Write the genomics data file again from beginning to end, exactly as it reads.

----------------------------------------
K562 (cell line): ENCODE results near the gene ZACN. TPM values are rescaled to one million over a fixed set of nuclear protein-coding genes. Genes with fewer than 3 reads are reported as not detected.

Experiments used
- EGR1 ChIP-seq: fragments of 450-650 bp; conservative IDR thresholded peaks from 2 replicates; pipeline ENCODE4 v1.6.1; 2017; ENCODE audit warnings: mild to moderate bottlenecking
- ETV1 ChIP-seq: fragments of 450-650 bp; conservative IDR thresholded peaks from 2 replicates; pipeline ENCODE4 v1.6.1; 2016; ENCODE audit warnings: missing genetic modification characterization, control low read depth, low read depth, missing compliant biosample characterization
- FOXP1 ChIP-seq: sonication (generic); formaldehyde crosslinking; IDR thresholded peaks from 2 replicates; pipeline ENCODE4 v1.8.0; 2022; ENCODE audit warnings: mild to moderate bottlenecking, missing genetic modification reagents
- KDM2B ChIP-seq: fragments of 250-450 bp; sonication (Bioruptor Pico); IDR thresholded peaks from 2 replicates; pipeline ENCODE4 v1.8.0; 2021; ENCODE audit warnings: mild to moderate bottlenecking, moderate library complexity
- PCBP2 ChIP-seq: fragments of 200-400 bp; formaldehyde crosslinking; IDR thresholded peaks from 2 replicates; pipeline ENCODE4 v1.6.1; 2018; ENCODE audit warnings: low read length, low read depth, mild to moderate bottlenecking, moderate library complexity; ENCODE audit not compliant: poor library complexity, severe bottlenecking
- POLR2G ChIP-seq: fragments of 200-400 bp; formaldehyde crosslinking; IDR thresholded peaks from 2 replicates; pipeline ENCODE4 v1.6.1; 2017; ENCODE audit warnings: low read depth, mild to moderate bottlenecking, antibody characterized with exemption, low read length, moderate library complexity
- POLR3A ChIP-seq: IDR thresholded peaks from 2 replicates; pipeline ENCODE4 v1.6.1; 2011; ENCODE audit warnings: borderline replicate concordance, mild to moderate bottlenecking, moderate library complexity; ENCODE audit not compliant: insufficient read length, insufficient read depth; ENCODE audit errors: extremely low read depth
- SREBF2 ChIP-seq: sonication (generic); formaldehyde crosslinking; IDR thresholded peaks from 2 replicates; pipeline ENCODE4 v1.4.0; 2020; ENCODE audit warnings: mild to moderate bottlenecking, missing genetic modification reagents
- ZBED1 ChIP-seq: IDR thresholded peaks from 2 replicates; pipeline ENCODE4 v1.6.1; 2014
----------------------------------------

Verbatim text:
K562 (cell line): ENCODE results near the gene ZACN. TPM values are rescaled to one million over a fixed set of nuclear protein-coding genes. Genes with fewer than 3 reads are reported as not detected.

Experiments used
- EGR1 ChIP-seq: fragments of 450-650 bp; conservative IDR thresholded peaks from 2 replicates; pipeline ENCODE4 v1.6.1; 2017; ENCODE audit warnings: mild to moderate bottlenecking
- ETV1 ChIP-seq: fragments of 450-650 bp; conservative IDR thresholded peaks from 2 replicates; pipeline ENCODE4 v1.6.1; 2016; ENCODE audit warnings: missing genetic modification characterization, control low read depth, low read depth, missing compliant biosample characterization
- FOXP1 ChIP-seq: sonication (generic); formaldehyde crosslinking; IDR thresholded peaks from 2 replicates; pipeline ENCODE4 v1.8.0; 2022; ENCODE audit warnings: mild to moderate bottlenecking, missing genetic modification reagents
- KDM2B ChIP-seq: fragments of 250-450 bp; sonication (Bioruptor Pico); IDR thresholded peaks from 2 replicates; pipeline ENCODE4 v1.8.0; 2021; ENCODE audit warnings: mild to moderate bottlenecking, moderate library complexity
- PCBP2 ChIP-seq: fragments of 200-400 bp; formaldehyde crosslinking; IDR thresholded peaks from 2 replicates; pipeline ENCODE4 v1.6.1; 2018; ENCODE audit warnings: low read length, low read depth, mild to moderate bottlenecking, moderate library complexity; ENCODE audit not compliant: poor library complexity, severe bottlenecking
- POLR2G ChIP-seq: fragments of 200-400 bp; formaldehyde crosslinking; IDR thresholded peaks from 2 replicates; pipeline ENCODE4 v1.6.1; 2017; ENCODE audit warnings: low read depth, mild to moderate bottlenecking, antibody characterized with exemption, low read length, moderate library complexity
- POLR3A ChIP-seq: IDR thresholded peaks from 2 replicates; pipeline ENCODE4 v1.6.1; 2011; ENCODE audit warnings: borderline replicate concordance, mild to moderate bottlenecking, moderate library complexity; ENCODE audit not compliant: insufficient read length, insufficient read depth; ENCODE audit errors: extremely low read depth
- SREBF2 ChIP-seq: sonication (generic); formaldehyde crosslinking; IDR thresholded peaks from 2 replicates; pipeline ENCODE4 v1.4.0; 2020; ENCODE audit warnings: mild to moderate bottlenecking, missing genetic modification reagents
- ZBED1 ChIP-seq: IDR thresholded peaks from 2 replicates; pipeline ENCODE4 v1.6.1; 2014